sidebar featured snippets

The new featured snippet variant was seen on 1% of all results pages containing featured snippets, said Olga Andrienko on Live with Search Engine Land.

Sidebar featured snippets news is here! “That’s an [algorithm] update: they didn’t start moving from position one to four because of COVID, [Google is] experimenting with something there,” said Dr. Pete Meyers, marketing scientist at Moz, during our search disruption session of Live with Search Engine Land.

“One percent of all SERPs containing featured snippets now have featured snippets not in the top position,” said Olga Andrienko, head of global marketing at SEMrush, adding, “It’s tiny, but we considered it as an update, and it was interesting because we’ve seen it for branded queries and also for informational ones as well.”

“This [new featured snippet variant] has primarily impacted featured snippets that previously appeared on the right-hand side of the results page on desktop,” wrote Australian SEO consultant Brodie Clark in his deep dive on the new search result type.

Initially, right-sidebar featured snippets were not part of Google’s effort to “declutter” the search results by deduplicating featured snippets that appeared in the main results column alongside the corresponding regular organic listing with the same URL. However, the company did eventually move right-sidebar featured snippets into the main results column.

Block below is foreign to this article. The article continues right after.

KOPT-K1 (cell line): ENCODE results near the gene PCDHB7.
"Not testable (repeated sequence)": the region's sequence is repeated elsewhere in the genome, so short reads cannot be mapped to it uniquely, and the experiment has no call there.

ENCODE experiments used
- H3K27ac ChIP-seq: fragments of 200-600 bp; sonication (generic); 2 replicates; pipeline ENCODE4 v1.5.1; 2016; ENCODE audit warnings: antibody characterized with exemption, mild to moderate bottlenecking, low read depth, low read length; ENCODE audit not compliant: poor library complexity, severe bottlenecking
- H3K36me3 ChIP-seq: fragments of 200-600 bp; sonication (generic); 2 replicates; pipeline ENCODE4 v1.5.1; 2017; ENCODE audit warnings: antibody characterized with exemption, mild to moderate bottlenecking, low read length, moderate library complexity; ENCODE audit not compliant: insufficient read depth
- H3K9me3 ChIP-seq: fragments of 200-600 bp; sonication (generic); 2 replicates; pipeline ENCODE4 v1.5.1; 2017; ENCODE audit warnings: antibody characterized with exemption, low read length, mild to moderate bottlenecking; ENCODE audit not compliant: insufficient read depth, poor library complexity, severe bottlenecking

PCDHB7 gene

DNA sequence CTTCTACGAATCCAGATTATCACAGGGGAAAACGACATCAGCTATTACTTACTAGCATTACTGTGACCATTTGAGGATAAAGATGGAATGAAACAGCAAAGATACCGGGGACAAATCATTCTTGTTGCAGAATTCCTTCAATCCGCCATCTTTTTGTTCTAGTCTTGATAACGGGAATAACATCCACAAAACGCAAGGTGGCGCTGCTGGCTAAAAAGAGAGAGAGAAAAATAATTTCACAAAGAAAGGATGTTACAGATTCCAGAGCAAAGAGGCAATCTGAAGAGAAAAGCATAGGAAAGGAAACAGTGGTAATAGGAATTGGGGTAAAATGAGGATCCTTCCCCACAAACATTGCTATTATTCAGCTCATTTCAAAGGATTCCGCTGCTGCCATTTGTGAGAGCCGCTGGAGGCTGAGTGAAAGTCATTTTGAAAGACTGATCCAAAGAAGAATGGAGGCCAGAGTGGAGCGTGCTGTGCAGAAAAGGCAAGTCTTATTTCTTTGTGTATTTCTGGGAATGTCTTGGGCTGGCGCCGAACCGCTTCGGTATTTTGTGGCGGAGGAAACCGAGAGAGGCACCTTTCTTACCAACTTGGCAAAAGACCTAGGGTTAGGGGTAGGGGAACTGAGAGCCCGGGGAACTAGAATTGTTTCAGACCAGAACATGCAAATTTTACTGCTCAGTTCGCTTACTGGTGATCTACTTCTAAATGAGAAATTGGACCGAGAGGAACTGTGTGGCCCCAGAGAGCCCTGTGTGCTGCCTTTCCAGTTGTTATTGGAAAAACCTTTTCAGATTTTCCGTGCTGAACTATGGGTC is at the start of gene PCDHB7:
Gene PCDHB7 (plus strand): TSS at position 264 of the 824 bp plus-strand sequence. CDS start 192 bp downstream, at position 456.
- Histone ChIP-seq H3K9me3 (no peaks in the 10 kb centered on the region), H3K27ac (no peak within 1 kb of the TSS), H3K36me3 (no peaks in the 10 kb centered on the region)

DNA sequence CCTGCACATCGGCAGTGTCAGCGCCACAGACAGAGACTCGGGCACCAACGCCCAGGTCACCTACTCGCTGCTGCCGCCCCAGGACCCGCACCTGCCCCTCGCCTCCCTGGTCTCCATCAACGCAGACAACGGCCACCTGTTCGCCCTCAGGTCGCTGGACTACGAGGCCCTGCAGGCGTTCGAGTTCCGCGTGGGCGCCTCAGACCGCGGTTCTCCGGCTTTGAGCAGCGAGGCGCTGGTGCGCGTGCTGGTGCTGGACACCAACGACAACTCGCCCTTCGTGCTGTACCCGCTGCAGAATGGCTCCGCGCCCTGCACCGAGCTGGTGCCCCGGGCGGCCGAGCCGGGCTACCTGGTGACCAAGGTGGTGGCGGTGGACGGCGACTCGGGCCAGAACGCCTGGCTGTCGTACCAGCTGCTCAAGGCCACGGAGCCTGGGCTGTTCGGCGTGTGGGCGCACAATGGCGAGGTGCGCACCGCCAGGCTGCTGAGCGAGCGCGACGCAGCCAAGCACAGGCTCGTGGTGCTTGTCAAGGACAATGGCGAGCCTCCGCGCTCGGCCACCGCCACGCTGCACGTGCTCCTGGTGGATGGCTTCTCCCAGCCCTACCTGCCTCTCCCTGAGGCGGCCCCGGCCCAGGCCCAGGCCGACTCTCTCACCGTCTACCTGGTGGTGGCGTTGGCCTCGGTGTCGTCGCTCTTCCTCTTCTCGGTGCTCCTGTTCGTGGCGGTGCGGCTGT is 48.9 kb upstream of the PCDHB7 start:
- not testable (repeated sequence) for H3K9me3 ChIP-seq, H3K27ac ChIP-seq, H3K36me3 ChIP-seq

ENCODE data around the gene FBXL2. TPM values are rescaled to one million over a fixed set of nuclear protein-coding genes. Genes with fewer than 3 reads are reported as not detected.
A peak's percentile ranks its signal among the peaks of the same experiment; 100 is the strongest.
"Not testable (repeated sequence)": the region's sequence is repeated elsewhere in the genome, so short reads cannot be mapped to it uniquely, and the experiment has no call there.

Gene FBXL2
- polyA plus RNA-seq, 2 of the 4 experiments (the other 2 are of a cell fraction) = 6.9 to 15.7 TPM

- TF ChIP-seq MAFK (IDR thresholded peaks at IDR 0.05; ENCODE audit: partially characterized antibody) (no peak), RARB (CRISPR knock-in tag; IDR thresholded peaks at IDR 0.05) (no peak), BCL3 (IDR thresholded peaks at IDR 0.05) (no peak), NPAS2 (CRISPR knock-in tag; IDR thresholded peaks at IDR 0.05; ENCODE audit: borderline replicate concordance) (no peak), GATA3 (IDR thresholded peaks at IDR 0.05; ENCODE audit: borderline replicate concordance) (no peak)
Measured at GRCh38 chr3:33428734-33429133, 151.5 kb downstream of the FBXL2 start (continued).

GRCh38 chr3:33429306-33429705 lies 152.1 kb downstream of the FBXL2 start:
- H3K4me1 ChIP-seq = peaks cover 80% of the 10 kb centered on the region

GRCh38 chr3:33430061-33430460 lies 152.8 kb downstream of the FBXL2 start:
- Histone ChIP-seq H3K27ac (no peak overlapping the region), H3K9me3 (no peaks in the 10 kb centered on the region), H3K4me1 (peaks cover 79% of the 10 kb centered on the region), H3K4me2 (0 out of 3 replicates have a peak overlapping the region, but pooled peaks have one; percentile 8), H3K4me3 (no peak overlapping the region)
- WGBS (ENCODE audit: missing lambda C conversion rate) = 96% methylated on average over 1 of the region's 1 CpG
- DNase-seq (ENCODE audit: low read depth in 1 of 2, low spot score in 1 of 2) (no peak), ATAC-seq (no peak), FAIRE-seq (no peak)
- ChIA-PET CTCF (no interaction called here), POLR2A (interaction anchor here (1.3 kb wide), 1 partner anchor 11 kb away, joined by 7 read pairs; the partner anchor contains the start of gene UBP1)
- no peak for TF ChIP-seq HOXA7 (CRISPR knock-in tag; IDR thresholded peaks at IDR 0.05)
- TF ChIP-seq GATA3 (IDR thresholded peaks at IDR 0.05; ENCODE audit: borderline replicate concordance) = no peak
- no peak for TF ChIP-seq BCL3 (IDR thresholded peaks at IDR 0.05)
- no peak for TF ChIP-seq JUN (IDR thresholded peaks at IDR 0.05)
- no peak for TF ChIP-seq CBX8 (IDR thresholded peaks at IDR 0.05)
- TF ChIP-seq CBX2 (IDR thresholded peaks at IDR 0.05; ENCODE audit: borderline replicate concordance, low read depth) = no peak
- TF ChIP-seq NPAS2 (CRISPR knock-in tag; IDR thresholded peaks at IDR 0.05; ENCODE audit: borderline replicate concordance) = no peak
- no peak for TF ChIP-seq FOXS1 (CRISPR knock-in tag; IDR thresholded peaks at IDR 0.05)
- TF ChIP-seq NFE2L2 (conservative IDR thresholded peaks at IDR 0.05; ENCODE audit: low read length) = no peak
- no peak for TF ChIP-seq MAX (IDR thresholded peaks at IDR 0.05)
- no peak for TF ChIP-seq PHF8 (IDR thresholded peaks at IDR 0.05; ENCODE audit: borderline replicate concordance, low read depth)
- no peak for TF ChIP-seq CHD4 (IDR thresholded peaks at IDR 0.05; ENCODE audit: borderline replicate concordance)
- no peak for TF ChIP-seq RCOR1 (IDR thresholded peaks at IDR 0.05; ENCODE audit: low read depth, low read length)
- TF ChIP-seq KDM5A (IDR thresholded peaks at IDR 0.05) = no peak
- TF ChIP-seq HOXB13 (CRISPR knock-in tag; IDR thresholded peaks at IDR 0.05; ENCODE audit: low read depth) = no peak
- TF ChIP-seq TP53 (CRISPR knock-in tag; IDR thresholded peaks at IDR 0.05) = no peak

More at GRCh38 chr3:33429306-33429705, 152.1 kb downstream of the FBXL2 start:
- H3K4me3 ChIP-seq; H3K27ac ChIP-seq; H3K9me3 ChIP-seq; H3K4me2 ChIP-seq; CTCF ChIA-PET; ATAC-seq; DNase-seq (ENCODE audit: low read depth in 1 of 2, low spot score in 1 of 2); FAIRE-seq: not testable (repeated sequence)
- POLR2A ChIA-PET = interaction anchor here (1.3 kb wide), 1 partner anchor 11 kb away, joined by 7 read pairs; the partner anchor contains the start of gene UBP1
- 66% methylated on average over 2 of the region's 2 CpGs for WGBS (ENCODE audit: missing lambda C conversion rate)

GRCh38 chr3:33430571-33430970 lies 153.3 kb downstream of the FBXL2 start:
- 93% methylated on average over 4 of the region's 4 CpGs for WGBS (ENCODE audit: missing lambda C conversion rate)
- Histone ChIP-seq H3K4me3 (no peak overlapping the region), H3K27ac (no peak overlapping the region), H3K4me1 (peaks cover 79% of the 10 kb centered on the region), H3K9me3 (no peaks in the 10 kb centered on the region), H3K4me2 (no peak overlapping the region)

The search results for “someone with bipolar disorder,” in which the featured snippet appears in the seventh organic position.

Unlike the more common featured snippets that you may be used to, these can appear in positions 2-3 or as low as position 7, have characteristics similar to knowledge panels and are typically not triggered when the search term is a question, Clark wrote.

Why we care. While these new featured snippet variants are still distinguished by a box and may contain images and the like, they don’t offer top-of-page-level visibility.

Knowing whether a query you’re looking to rank for contains a “regular” featured snippet or one further down the page can inform whether or not to pursue that particular featured snippet. It can also provide context for the traffic you’re getting from that query if you already own the featured snippet.

Want more Live with Search Engine Land? Get it here:

  • Click here for the full session.
  • What SEOs can learn from COVID rankings volatility [Video]
  • 4 takeaways for content marketers in the time of COVID-19
  • How SEOs are approaching traffic and budget disruptions [Video]
  • You can also find a full list of all our Live with Search Engine Land sessions on YouTube.

More about marketing in the time of the coronavirus

  • Marketers say COVID vaccines create hope for quick return of in-person events
  • Is Amazon about to eat Google’s lunch?
  • See how visits to retail, grocery, workplaces are trending with Google Mobility Reports
  • Replay: Live with Search Engine Land season wrap-up—COVID and marketing disruption

George Nguyen is an editor for Search Engine Land, covering organic search, podcasting and e-commerce. His background is in journalism and content marketing. Prior to entering the industry, he worked as a radio personality, writer, podcast host and public school teacher.

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